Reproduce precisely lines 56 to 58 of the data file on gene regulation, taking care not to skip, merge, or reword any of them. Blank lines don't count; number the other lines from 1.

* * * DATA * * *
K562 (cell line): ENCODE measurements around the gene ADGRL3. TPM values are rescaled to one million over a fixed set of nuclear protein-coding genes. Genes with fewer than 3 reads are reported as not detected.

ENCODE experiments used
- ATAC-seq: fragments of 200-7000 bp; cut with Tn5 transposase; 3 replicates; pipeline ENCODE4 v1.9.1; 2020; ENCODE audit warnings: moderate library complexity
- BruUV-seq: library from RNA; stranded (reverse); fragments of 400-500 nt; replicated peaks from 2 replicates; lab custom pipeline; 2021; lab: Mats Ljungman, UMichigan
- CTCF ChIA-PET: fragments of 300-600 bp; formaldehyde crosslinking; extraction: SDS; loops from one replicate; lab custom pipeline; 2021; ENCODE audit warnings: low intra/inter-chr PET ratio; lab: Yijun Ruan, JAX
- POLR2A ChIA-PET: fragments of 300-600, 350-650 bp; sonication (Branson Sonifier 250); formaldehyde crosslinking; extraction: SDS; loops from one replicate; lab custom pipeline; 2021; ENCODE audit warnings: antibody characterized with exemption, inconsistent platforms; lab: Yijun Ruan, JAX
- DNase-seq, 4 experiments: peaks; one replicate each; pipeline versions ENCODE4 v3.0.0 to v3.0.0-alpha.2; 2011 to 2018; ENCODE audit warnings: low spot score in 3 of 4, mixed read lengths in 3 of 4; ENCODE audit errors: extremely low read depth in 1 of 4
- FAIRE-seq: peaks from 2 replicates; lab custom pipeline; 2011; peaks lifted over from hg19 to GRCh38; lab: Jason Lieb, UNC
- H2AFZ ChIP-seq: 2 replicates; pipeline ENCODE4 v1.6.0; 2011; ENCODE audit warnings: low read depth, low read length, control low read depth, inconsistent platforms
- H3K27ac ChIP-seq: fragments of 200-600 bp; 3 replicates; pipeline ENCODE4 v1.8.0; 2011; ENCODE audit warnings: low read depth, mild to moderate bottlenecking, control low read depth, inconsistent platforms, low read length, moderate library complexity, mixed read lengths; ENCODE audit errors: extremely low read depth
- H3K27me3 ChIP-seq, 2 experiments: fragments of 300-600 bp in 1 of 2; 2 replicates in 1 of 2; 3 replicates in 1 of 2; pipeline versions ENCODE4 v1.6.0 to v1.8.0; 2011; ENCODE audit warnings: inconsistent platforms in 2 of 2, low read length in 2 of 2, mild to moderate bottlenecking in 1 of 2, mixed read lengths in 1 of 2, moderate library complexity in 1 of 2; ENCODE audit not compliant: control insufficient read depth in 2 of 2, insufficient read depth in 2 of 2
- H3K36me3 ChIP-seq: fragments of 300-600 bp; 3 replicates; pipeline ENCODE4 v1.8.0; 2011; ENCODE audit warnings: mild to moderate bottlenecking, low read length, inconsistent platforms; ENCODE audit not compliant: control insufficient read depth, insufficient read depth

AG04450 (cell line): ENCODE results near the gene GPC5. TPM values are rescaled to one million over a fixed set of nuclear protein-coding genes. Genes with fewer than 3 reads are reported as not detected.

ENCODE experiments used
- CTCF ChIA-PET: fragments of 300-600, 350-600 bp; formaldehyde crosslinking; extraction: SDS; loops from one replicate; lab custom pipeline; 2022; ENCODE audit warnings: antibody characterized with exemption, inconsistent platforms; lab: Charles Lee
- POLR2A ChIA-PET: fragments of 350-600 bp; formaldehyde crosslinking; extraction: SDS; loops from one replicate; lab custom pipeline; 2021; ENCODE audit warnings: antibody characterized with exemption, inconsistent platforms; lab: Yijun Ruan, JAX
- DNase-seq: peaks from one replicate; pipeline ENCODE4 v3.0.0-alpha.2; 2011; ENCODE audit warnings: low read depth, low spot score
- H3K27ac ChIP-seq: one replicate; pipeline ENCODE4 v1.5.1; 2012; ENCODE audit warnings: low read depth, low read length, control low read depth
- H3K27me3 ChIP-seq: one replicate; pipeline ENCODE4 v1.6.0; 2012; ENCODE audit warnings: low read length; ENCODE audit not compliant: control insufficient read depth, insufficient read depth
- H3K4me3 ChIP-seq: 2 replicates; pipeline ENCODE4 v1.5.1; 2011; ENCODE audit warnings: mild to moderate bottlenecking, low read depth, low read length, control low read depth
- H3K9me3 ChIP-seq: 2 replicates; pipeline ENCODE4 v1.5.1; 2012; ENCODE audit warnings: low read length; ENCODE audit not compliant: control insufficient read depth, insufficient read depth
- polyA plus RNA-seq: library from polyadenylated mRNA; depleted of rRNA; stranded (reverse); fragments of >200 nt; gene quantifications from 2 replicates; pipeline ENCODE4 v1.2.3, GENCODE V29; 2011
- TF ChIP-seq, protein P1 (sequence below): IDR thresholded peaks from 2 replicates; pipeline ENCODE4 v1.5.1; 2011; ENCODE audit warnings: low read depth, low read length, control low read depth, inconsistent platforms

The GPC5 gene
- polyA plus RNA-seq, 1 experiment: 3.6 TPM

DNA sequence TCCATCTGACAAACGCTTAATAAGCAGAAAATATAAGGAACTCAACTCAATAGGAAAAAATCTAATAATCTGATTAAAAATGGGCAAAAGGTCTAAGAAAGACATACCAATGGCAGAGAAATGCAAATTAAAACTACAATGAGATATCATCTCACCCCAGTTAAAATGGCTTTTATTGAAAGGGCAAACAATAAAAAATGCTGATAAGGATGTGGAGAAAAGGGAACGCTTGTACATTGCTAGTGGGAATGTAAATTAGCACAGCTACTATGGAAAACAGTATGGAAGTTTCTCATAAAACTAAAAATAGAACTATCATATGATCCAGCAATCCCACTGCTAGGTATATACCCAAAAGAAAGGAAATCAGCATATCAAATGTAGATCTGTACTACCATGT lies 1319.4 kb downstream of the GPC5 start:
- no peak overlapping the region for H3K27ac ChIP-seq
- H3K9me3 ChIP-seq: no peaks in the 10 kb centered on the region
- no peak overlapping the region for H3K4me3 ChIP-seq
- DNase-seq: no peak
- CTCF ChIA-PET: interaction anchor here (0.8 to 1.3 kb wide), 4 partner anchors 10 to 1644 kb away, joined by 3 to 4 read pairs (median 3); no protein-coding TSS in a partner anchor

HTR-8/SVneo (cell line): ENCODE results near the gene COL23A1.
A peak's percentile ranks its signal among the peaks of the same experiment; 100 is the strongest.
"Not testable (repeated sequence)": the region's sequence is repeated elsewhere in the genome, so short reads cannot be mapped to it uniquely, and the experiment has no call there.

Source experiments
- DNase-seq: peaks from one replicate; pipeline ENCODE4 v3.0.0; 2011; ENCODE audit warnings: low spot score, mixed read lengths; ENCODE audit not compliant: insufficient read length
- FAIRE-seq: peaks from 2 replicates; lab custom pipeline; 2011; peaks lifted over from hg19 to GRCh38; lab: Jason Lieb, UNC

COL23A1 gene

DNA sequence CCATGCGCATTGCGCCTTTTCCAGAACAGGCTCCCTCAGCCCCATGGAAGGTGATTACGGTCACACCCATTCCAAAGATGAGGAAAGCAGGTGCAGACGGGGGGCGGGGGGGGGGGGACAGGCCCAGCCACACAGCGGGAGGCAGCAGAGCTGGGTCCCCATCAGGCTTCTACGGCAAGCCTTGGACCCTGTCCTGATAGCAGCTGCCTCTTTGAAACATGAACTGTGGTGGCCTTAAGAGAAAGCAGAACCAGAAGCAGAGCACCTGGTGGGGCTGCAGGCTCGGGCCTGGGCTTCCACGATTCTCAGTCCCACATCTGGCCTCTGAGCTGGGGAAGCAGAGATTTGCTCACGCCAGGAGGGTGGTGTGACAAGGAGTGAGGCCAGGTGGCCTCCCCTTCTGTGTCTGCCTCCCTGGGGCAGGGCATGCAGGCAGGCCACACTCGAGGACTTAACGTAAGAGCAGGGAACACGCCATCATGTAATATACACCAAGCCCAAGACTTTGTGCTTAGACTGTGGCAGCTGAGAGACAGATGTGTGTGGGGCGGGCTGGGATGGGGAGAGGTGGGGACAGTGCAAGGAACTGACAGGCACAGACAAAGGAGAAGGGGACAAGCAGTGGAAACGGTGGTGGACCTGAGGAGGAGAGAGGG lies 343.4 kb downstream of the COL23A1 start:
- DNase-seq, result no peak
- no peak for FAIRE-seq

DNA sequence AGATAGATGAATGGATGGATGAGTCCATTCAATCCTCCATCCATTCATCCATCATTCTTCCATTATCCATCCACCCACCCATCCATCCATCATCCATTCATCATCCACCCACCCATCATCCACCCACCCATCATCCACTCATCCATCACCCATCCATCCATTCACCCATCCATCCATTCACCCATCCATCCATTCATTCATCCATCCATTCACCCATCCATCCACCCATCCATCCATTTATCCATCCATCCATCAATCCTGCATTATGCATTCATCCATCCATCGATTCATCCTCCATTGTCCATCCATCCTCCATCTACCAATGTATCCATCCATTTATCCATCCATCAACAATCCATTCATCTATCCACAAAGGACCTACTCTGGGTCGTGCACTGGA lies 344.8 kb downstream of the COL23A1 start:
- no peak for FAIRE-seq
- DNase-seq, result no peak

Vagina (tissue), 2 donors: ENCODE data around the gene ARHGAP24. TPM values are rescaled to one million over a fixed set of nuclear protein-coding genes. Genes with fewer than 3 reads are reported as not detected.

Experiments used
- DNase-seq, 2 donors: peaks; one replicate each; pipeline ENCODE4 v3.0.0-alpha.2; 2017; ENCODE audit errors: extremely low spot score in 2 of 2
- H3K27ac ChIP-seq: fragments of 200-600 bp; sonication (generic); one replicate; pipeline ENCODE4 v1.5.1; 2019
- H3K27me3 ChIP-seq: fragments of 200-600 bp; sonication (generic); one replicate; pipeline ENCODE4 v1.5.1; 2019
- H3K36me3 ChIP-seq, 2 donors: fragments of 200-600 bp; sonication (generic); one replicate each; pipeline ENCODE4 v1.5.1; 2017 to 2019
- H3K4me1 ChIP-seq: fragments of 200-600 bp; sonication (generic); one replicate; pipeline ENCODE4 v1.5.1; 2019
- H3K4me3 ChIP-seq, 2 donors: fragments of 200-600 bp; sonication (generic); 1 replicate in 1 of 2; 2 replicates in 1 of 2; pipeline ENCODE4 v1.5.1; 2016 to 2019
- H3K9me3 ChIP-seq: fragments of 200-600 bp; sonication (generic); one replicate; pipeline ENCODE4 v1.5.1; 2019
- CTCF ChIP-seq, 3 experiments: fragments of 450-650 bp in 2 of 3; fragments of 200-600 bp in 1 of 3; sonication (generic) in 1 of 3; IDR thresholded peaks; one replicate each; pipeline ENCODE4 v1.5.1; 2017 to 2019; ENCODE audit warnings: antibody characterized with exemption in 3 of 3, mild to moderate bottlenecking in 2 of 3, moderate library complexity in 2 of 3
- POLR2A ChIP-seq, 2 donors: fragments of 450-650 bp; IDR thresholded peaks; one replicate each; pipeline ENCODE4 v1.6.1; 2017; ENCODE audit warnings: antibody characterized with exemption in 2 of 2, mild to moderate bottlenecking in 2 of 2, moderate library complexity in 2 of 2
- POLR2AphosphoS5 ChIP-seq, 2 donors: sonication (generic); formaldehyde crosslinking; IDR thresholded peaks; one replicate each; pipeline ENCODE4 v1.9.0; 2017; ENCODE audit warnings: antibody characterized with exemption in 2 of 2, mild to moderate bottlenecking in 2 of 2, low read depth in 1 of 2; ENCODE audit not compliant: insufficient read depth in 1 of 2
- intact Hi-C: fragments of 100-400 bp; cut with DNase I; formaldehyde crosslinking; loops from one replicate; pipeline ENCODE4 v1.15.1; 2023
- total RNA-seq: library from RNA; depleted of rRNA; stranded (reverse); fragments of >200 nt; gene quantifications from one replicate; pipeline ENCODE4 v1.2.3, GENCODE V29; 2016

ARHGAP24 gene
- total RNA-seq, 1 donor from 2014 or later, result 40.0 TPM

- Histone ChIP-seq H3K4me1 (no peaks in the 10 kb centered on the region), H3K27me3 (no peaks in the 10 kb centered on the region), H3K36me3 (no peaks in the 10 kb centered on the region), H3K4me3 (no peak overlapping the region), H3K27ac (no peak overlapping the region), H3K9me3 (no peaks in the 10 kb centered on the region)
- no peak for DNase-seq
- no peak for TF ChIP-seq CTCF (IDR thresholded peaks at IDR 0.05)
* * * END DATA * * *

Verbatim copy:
- POLR2AphosphoS5 ChIP-seq, 2 donors: sonication (generic); formaldehyde crosslinking; IDR thresholded peaks; one replicate each; pipeline ENCODE4 v1.9.0; 2017; ENCODE audit warnings: antibody characterized with exemption in 2 of 2, mild to moderate bottlenecking in 2 of 2, low read depth in 1 of 2; ENCODE audit not compliant: insufficient read depth in 1 of 2
- intact Hi-C: fragments of 100-400 bp; cut with DNase I; formaldehyde crosslinking; loops from one replicate; pipeline ENCODE4 v1.15.1; 2023
- total RNA-seq: library from RNA; depleted of rRNA; stranded (reverse); fragments of >200 nt; gene quantifications from one replicate; pipeline ENCODE4 v1.2.3, GENCODE V29; 2016